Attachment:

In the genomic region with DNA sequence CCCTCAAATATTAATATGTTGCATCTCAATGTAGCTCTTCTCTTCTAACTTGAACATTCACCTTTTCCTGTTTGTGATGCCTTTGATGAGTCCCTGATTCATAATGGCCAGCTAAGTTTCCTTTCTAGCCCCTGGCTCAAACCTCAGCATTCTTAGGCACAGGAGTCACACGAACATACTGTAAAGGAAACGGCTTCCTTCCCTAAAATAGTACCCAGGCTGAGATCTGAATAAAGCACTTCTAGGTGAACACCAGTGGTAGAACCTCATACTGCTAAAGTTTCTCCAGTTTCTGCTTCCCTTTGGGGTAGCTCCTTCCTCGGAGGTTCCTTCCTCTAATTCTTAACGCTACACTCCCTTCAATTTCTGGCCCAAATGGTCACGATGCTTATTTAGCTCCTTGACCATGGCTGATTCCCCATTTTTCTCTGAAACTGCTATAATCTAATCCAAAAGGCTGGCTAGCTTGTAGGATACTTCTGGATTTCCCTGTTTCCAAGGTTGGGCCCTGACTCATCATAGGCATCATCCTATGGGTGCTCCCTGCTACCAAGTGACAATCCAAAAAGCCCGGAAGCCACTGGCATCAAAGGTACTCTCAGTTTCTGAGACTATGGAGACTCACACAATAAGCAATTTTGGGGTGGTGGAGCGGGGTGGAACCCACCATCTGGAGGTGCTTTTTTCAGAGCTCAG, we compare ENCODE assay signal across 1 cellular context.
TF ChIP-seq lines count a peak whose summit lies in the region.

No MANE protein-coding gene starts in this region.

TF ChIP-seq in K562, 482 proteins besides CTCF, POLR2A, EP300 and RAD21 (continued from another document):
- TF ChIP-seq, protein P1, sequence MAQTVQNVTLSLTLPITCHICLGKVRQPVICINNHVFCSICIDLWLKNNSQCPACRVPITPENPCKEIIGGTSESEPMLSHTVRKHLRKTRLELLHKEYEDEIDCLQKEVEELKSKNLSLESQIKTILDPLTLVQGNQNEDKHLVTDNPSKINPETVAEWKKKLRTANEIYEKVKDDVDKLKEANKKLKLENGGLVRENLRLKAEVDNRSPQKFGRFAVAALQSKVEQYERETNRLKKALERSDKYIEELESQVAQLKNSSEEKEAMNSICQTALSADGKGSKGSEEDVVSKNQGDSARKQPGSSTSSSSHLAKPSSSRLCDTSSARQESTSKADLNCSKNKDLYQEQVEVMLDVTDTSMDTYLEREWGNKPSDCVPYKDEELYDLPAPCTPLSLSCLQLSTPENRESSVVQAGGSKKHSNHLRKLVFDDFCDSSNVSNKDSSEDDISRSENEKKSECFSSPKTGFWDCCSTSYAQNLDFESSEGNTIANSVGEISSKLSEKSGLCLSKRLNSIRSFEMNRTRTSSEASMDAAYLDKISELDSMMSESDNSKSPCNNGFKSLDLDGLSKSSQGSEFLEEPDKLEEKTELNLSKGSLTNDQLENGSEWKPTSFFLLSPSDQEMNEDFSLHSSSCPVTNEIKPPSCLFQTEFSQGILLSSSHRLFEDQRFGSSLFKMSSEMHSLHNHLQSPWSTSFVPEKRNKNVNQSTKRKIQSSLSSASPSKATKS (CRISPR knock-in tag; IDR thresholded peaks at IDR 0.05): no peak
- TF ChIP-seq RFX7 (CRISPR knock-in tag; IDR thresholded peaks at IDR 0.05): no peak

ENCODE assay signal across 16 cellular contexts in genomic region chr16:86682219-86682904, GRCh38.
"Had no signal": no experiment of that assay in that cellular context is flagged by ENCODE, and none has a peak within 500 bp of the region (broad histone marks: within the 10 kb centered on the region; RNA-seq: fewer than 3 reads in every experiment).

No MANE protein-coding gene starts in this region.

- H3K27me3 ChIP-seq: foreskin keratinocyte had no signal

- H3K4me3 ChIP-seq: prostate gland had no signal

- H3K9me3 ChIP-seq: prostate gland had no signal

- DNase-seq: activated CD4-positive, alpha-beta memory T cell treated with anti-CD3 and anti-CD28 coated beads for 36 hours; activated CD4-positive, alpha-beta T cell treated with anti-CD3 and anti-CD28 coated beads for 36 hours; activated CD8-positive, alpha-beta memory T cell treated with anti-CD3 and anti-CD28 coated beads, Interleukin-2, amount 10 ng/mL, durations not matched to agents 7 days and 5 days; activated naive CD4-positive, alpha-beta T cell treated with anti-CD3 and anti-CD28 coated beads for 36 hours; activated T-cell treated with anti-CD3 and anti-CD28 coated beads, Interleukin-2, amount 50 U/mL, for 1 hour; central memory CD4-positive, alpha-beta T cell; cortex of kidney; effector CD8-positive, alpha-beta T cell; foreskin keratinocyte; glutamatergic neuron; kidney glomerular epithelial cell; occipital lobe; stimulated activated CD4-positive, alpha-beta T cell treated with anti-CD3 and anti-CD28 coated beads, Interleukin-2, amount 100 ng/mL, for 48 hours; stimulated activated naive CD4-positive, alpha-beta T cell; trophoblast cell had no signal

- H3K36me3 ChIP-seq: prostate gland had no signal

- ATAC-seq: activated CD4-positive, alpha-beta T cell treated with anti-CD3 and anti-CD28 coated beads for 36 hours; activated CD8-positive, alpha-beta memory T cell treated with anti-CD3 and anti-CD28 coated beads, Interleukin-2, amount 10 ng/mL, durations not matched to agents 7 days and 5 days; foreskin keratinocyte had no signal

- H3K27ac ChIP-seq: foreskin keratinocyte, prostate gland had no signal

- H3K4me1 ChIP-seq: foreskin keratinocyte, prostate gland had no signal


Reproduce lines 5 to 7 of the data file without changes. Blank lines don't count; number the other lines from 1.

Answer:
- TF ChIP-seq, protein P1, sequence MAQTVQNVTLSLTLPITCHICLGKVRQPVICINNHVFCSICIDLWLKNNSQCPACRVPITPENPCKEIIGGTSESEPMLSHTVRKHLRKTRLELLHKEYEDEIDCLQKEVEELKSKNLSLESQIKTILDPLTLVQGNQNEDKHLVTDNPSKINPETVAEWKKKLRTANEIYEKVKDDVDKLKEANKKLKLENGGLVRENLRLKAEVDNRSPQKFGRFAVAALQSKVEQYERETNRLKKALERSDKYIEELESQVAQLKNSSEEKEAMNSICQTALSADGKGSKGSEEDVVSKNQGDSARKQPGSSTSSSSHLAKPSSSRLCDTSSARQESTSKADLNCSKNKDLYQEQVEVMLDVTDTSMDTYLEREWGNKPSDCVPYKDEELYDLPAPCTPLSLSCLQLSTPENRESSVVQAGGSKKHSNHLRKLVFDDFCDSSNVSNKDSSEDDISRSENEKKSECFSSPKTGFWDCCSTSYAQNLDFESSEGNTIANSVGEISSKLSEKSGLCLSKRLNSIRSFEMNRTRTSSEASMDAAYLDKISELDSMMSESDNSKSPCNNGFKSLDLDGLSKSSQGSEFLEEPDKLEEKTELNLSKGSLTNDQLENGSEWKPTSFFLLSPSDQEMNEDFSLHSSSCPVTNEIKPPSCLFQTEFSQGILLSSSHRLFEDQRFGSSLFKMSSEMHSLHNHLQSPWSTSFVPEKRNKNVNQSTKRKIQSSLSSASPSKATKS (CRISPR knock-in tag; IDR thresholded peaks at IDR 0.05): no peak
- TF ChIP-seq RFX7 (CRISPR knock-in tag; IDR thresholded peaks at IDR 0.05): no peak

ENCODE assay signal across 16 cellular contexts in genomic region chr16:86682219-86682904, GRCh38.